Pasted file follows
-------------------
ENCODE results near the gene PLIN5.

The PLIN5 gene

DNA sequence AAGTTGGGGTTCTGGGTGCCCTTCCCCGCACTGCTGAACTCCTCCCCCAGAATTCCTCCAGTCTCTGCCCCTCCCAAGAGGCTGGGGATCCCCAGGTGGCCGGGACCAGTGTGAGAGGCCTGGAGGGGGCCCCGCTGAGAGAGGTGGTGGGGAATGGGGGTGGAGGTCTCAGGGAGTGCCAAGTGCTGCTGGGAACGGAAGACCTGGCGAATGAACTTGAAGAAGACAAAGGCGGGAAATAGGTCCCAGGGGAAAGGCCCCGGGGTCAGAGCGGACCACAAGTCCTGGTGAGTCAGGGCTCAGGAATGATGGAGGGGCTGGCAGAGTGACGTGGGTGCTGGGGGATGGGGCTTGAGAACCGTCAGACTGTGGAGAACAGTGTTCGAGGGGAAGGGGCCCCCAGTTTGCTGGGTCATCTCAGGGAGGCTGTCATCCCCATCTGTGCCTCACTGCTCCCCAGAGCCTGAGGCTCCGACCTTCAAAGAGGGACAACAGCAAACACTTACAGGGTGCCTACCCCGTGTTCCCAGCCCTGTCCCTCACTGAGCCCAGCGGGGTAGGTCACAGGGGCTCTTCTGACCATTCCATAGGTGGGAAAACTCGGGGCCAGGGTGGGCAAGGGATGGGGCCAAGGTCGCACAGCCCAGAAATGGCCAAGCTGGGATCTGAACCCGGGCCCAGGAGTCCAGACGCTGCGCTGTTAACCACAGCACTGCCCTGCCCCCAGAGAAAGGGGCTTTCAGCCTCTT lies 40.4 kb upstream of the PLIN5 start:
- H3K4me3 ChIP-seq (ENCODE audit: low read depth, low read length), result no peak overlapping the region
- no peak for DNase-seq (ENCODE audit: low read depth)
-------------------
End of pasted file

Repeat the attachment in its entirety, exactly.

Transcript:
ENCODE results near the gene PLIN5.

The PLIN5 gene

DNA sequence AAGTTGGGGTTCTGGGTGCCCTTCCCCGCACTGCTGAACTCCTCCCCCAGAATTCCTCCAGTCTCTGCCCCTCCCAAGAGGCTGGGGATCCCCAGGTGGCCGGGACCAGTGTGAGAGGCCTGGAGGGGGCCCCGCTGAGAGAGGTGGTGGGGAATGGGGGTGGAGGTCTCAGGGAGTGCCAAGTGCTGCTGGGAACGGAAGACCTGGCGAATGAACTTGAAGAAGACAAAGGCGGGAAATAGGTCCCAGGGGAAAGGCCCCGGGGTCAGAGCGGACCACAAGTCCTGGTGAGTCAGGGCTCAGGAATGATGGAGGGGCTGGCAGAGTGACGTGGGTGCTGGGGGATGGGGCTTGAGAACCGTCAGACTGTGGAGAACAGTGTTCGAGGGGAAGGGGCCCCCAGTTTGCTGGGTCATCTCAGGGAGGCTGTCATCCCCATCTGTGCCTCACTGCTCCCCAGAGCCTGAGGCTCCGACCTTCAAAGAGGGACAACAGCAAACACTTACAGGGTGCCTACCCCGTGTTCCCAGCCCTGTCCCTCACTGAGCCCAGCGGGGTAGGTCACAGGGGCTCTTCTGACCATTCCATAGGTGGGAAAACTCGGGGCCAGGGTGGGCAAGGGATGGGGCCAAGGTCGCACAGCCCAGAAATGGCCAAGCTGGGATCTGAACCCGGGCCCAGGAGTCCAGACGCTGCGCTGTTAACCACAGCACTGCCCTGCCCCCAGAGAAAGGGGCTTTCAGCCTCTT lies 40.4 kb upstream of the PLIN5 start:
- H3K4me3 ChIP-seq (ENCODE audit: low read depth, low read length), result no peak overlapping the region
- no peak for DNase-seq (ENCODE audit: low read depth)